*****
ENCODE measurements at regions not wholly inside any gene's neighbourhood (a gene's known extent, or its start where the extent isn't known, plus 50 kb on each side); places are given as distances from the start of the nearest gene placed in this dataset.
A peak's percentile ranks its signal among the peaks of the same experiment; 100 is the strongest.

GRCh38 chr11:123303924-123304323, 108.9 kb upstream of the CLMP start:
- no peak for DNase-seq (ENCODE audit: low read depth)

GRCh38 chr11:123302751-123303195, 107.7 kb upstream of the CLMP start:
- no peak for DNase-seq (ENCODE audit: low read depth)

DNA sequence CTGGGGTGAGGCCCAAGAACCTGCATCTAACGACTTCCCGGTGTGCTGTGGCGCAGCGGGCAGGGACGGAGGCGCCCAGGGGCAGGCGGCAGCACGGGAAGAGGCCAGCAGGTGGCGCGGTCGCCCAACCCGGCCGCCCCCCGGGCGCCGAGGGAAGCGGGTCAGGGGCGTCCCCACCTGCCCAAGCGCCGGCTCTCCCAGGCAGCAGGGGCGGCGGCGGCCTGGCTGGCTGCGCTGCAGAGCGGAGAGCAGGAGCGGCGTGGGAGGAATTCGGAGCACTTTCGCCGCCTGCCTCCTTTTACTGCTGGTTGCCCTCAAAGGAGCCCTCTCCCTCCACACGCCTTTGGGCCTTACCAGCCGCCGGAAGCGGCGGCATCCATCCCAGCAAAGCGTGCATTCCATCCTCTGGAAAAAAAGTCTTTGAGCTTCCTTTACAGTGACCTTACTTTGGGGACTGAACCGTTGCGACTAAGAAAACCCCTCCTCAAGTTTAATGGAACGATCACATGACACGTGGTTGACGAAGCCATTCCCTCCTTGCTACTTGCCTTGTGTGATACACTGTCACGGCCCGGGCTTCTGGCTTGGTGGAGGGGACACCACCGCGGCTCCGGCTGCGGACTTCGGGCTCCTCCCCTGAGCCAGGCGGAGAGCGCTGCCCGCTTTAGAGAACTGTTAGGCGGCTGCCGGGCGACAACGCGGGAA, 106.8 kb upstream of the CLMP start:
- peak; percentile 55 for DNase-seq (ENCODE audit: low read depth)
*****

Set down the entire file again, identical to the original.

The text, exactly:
ENCODE measurements at regions not wholly inside any gene's neighbourhood (a gene's known extent, or its start where the extent isn't known, plus 50 kb on each side); places are given as distances from the start of the nearest gene placed in this dataset.
A peak's percentile ranks its signal among the peaks of the same experiment; 100 is the strongest.

GRCh38 chr11:123303924-123304323, 108.9 kb upstream of the CLMP start:
- no peak for DNase-seq (ENCODE audit: low read depth)

GRCh38 chr11:123302751-123303195, 107.7 kb upstream of the CLMP start:
- no peak for DNase-seq (ENCODE audit: low read depth)

DNA sequence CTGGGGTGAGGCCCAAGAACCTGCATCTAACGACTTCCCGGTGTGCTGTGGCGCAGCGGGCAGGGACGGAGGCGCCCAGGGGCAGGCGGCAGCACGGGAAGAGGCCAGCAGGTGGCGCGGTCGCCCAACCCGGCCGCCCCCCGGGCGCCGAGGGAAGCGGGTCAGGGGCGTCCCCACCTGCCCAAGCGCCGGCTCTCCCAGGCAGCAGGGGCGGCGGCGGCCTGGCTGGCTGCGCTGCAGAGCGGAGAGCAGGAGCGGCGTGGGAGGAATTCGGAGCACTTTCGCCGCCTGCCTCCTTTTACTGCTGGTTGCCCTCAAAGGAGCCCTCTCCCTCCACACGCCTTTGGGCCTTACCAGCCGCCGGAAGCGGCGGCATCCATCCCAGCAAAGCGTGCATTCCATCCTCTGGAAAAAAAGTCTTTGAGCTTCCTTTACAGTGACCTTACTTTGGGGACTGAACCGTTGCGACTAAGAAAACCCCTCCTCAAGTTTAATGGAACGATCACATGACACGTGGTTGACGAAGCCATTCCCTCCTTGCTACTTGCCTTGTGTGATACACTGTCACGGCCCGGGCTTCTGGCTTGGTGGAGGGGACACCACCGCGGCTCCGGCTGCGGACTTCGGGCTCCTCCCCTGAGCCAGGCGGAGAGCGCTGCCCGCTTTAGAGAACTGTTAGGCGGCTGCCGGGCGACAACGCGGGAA, 106.8 kb upstream of the CLMP start:
- peak; percentile 55 for DNase-seq (ENCODE audit: low read depth)